“Look after the unemployment, and the budget will look after itself ” (Keynes 1933). Is he still right?


Keynes was undeniably a genius of his time, but he wasn’t infallible. We should not just assume that he was always correct. As with all prolific writers we can cherry-pick quotations to suit our own political purposes. If we want to argue for more government spending, we can use this:

For the proposition that supply creates its own demand, I shall substitute the proposition that expenditure creates its own income.

(Collected Writings of John Maynard Keynes, Volume XXIX, pp 80-81)

Keynes meant that the mere supply of a commodity is not enough to ensure the sale of that commodity, but money from all government spending inevitably ends up in someone’s pocket. This is a statement of the obvious, maybe, but he evidently felt it needed making anyway. On the other hand, if we are suspicious of what sounds like “magic money tree” economics, as many scathingly describe any deviation from their understanding of ‘sound money’, we can find this quotation:

By a continuing process of inflation, governments can confiscate, secretly and unobserved, an important part of the wealth of their citizens.

(Economic Consequences of the Peace, Chapter VI, pp. 235-236)

Rather than play these games we might look at how economics has progressed since his time and interpret his comments in the light of the now available evidence. This Huffington post article makes a good a case, in support of Keynes’s opinion, that a healthy economy will help minimise the government’s budget deficit.

One possible counter argument, from those of a more right wing disposition, would be that it is unclear which is cause and which is effect. Does a healthy economy with low levels of unemployment, and underemployment, naturally produce a small budget deficit or is it the other way around? If we force the budget to balance, by draconian measures, will unemployment fall too?  A quick glance at the figures for Greece is enough to eliminate that possibility. It has a relatively modest budget deficit of 3.5% but an unemployment rate of over 25% with no tangible sign that any fall is imminent.

To give an answer to the question posed in the title, we can say “usually yes”, but we must acknowledge there are several, sometimes conflicting, factors involved. It is possible to conceive of a healthy economy with low levels of unemployment at the same time as the government’s budget deficit possibly being a little on what some may consider to be the high side.

To understand why, we need to look at the sectoral balances. To start with, imagine that everyone who issued or used the pound sterling as a currency was separated into either the government or the non-government sector. The assets of the non-government sector have to equal the liabilities, or debts, of the government sector. If money is paid as tax to government the assets of the non-government sector fall exactly as the government debts fall too. We can then divide up the non government sector into domestic and international. So in one year, and using the terminology of internal deficit for the Government’s deficit:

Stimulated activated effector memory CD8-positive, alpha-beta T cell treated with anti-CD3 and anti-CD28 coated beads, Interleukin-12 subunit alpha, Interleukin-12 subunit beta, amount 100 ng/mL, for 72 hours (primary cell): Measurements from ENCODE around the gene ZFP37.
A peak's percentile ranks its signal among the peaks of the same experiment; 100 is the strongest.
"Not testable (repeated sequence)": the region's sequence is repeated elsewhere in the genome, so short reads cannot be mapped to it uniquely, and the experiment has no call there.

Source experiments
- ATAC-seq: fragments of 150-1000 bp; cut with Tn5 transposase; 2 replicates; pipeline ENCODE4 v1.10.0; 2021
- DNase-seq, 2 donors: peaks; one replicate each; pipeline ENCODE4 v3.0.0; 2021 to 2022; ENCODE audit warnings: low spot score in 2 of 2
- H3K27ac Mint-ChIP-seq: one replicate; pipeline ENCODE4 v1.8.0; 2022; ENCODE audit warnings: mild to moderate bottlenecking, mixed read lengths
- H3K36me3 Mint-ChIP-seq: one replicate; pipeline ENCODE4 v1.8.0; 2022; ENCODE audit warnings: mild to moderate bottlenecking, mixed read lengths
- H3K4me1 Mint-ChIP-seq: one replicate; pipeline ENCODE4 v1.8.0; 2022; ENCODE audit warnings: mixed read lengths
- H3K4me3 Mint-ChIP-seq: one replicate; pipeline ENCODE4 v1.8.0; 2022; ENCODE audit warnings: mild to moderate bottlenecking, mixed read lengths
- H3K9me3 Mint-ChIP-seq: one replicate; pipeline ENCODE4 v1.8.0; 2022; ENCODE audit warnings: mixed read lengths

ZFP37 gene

Internal Deficit = Savings of Domestic Sector + External Deficit.

For Keynes to be right on the question of unemployment and the internal deficit it should follow that everyone will save less when unemployment is low. This is a reasonable assumption but there could be exceptions. Everyone is more likely to borrow too, essentially the same as de-saving, when the economy is buoyant and there is confidence that money doesn’t have to be stored for those rainy days ahead. The effect on the external deficit is harder to predict. If the UK reflated its economy, when everyone else was in recession, we could well see that, even as unemployment fell, the external deficit, and so the internal deficit, could increase due to a local upturn sucking in more imports. Exporters could also switch their production to local markets. In that sense, and if we interpret “look after itself” to mean “fall”, Keynes could possibly be wrong! The important thing is that governments should understand these relatively simple relationships to make informed policy choices. The internal and external deficits may not be such a problem as we might be led to believe, if international investors see the UK as a safe place to park their surplus cash. The number one priority for any government, at least in peacetime, should be to ensure the health of the economy, both to offer jobs and business opportunities for all citizens and at the same time maintain the confidence of our external investors.